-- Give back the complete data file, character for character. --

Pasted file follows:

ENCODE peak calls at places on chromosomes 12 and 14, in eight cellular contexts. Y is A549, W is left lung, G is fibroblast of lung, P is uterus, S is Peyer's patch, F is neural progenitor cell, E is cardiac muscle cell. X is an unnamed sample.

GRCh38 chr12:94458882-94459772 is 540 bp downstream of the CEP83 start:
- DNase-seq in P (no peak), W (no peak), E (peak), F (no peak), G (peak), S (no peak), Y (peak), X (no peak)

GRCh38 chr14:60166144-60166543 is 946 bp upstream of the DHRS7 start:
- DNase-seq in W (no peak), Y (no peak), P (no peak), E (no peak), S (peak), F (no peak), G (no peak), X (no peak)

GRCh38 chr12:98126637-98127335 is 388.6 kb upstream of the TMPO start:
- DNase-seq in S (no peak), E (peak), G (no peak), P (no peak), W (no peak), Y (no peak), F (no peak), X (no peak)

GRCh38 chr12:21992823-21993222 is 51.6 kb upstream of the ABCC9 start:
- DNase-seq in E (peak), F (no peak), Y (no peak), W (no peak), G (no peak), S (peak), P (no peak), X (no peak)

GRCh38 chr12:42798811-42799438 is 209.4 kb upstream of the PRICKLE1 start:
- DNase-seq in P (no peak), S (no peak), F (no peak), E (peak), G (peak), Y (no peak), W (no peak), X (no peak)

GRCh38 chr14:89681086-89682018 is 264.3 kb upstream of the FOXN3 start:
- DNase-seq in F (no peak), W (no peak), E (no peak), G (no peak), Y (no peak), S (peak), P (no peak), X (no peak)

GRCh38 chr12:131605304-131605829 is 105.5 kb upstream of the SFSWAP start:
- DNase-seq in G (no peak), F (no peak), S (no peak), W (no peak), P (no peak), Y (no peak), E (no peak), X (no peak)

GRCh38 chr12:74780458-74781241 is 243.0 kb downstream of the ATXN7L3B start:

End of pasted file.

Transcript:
ENCODE peak calls at places on chromosomes 12 and 14, in eight cellular contexts. Y is A549, W is left lung, G is fibroblast of lung, P is uterus, S is Peyer's patch, F is neural progenitor cell, E is cardiac muscle cell. X is an unnamed sample.

GRCh38 chr12:94458882-94459772 is 540 bp downstream of the CEP83 start:
- DNase-seq in P (no peak), W (no peak), E (peak), F (no peak), G (peak), S (no peak), Y (peak), X (no peak)

GRCh38 chr14:60166144-60166543 is 946 bp upstream of the DHRS7 start:
- DNase-seq in W (no peak), Y (no peak), P (no peak), E (no peak), S (peak), F (no peak), G (no peak), X (no peak)

GRCh38 chr12:98126637-98127335 is 388.6 kb upstream of the TMPO start:
- DNase-seq in S (no peak), E (peak), G (no peak), P (no peak), W (no peak), Y (no peak), F (no peak), X (no peak)

GRCh38 chr12:21992823-21993222 is 51.6 kb upstream of the ABCC9 start:
- DNase-seq in E (peak), F (no peak), Y (no peak), W (no peak), G (no peak), S (peak), P (no peak), X (no peak)

GRCh38 chr12:42798811-42799438 is 209.4 kb upstream of the PRICKLE1 start:
- DNase-seq in P (no peak), S (no peak), F (no peak), E (peak), G (peak), Y (no peak), W (no peak), X (no peak)

GRCh38 chr14:89681086-89682018 is 264.3 kb upstream of the FOXN3 start:
- DNase-seq in F (no peak), W (no peak), E (no peak), G (no peak), Y (no peak), S (peak), P (no peak), X (no peak)

GRCh38 chr12:131605304-131605829 is 105.5 kb upstream of the SFSWAP start:
- DNase-seq in G (no peak), F (no peak), S (no peak), W (no peak), P (no peak), Y (no peak), E (no peak), X (no peak)

GRCh38 chr12:74780458-74781241 is 243.0 kb downstream of the ATXN7L3B start: